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Comment Let me rewrite that for you Mr. Richard Burr... (Score 4, Insightful) 139

"America’s security depends on dispensing with people's liberty when we can come up with a scary possibility."

Liberty is a risk. We are supposed to cherish that we in the "home of the brave" were brave enough to choose the RISK of liberty.
The endless pulpit banging about risks to the "Fatherland" ... (wait... oops... erase, erase, erase...) I mean risks to the Homeland are still a microscopic percentage of the risk of getting in your car to drive to work.

QUIT PROTECTING ME FROM LIBERTY! (and pass me the Advil...)

Comment Re:Better, faster, cheaper. Pick two. (Score 1) 85

So in other words: "... doesn't mean there is currently an economically viable way of doing so."

So that would mean that with an investment in research maybe you could make it viable. In fact you would actually have to expect that it would become more cost effective with the normal manufacturing economies of scale and the vast improvement in materials science. That just leaves the question of getting past environmental hurdles. That will require ... (wait for it!) ...
more research!

Comment Re:Huh? (Score 1) 85

Exactly. There is demand but the state of the technology isn't to a point where it can compete on price with the entrenched technology with a vast advantage of decades of vastly higher levels of investment.
So in a multi billion dollar industry maybe it deserves some investment looking at the problem. Hence this story...

So you get the price down so it costs 2.5 times as much per hour to operate the airframe and it would then be a MAJOR competitor. At 1/2 the flight time 2.5X hourly cost would mean increasing the cost to 125% which would be very attractive.
Conceivably flying at a higher altitude would reduce fuel consumption which is an obvious savings. It also could give the opportunity to fly over much more severe weather which could reduce costs caused by flight delays and cancellations. If you can't fly then you aren't paying for the plane...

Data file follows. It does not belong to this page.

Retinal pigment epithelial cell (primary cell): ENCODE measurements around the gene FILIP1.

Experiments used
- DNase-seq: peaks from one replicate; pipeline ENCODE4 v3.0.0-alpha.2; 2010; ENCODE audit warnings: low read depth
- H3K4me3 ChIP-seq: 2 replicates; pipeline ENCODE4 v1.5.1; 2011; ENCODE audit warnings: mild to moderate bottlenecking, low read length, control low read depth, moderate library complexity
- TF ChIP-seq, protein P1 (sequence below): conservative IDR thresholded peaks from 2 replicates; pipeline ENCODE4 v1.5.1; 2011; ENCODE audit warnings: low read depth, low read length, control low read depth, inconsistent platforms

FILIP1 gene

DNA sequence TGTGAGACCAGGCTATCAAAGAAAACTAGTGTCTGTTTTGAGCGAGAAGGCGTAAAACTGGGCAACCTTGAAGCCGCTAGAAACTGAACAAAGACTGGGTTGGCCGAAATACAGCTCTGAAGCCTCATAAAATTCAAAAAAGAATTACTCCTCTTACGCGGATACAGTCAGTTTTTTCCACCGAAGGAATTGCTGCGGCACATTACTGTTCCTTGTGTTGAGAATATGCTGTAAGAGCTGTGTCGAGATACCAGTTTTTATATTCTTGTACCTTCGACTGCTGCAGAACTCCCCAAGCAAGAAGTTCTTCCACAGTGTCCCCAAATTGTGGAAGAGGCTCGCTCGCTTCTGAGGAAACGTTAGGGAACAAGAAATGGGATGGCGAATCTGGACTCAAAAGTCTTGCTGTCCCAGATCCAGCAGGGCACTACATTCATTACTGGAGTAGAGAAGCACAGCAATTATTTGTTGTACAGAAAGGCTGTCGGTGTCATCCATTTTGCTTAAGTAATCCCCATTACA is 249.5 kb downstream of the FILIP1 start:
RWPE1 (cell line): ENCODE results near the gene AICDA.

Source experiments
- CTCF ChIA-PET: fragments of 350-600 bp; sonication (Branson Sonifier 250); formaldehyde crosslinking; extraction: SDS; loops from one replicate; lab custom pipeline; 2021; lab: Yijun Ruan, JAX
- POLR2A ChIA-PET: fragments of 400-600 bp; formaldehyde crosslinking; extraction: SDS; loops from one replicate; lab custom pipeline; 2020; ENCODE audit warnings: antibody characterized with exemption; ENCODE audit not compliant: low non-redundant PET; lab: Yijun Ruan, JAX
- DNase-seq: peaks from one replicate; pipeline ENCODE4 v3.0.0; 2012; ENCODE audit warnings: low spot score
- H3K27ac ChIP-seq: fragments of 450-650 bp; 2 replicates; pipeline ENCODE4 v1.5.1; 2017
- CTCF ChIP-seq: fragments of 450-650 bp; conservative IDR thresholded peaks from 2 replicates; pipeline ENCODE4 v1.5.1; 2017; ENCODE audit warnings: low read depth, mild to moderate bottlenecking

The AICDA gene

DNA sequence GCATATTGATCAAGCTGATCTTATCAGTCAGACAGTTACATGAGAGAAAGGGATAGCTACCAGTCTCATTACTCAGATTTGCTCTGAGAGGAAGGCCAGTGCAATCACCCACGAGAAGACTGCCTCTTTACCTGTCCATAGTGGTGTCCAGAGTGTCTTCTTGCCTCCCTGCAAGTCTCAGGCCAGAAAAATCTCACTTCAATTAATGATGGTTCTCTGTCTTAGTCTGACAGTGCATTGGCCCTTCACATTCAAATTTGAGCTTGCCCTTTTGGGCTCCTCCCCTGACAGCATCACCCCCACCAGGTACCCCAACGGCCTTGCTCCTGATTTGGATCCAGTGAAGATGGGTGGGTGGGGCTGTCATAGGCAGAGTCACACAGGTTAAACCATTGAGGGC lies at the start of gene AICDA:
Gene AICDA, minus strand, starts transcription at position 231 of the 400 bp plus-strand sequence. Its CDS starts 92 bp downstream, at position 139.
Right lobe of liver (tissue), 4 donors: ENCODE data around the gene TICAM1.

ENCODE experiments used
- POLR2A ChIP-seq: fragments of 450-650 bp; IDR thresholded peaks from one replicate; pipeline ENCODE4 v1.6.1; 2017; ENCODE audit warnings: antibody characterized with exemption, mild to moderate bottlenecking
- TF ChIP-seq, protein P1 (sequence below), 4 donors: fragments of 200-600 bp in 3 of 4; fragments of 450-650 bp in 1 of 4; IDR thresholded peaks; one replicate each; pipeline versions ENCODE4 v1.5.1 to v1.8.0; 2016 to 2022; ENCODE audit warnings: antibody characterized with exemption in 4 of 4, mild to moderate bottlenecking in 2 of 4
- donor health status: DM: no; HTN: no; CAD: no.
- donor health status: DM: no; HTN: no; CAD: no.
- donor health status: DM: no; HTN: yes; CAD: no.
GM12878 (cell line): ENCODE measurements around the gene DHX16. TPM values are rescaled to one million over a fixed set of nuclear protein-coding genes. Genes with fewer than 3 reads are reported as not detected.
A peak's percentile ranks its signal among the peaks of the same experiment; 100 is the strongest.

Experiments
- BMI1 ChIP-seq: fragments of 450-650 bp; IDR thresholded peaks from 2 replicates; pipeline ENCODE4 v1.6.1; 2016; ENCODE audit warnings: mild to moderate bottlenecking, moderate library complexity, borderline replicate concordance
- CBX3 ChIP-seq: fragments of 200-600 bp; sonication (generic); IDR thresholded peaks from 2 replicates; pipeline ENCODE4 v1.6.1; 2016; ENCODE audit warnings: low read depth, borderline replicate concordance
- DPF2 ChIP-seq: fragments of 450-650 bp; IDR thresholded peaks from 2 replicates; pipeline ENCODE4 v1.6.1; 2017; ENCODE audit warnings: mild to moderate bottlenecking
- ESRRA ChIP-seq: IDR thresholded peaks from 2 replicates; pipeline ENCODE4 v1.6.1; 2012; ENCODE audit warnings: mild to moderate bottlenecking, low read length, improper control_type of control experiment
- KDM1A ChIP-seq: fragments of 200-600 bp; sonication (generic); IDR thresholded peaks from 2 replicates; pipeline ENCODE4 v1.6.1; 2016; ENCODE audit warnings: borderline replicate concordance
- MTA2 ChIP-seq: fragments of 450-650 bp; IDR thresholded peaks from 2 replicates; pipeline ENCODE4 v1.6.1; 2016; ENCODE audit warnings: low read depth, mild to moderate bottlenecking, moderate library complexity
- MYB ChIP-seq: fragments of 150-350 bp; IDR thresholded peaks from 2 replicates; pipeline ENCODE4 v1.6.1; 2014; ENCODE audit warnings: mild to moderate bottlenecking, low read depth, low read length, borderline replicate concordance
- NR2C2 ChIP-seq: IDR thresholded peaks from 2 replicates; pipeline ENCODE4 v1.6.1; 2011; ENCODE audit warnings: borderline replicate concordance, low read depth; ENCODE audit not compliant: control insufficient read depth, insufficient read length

Comment Huh? (Score 1) 85

So there is no demand for getting from point A to point B faster? Simply the most obviously stupid thing said here in a while. Are you still driving 30 miles per hour on the freeway?

The single most dreaded thing about travel is the uncomfortable time it takes wasted in a cramped tube full of people. There are a number of questions of profitability and what naught in this thread to support the idea of "no demand" but those arguments have nothing to do with demand. They are simply reflections on one specific airliner program. If you need to fly from New York to Paris and you get to the counter and they ask you, "Would you like to be on the plane for 7-1/2 hours or for 4 hours?" which are you going to answer? If the price was pretty close you will chose 4 hours.
That is the definition of "demand".

Comment Re:North Pole (Score 1) 496

Magnetic isn't irrelevant as it is both useful and more importantly for this question: It works exactly the same way.

From the magnetic north pole go magnetically south a mile, west a mile, and then north a mile and you end up at the point you started. (Unless the pole moved while you were traveling.)

Comment Stones? What are stones? (Score 2) 106

All you need to know about "entertainment companies" can be found on the beginning of any retail DVD or Blueray disc. It starts with a big "entertaining" warning about copyright infringement that can not stepped past. (Helps get you into an entertained mood...) The only way to skip this unwarranted interruption is to get a nice pirated copy of the movie.

Everyone who has enough technical know how to plug a disc into a player knows that pirating movies is illegal and the "entertainment" companies are pounding the message in a very unentertaining manner down the throats of what they know are paying customers. If an industry is this stupid there really isn't much hope for them.

Comment Fail, fail, fail ... (Score 3, Insightful) 58

HINT TO EDITORS:
An "April Fools Day" joke should not be something overtly ridiculous. It should be something that misdirects in a clever and misleading way.
- Try something like the "dihydrogen monoxide ban gets on the Aliso Viejo city council's agenda" joke or something similar.
- Another more practical example for everyone is to grab each employee where you work as they arrive and have them call in sick. After a few minutes the management should be frantic.

Listing plot lines from popular sci fi stories as news articles fails so badly on all fronts except for topping the "lame meter". Come on guys. Try something CLEVER! (Oh, and something that is funny would be nice too.)

Loan-department manager: "There isn't any fine print. At these interest rates, we don't need it."

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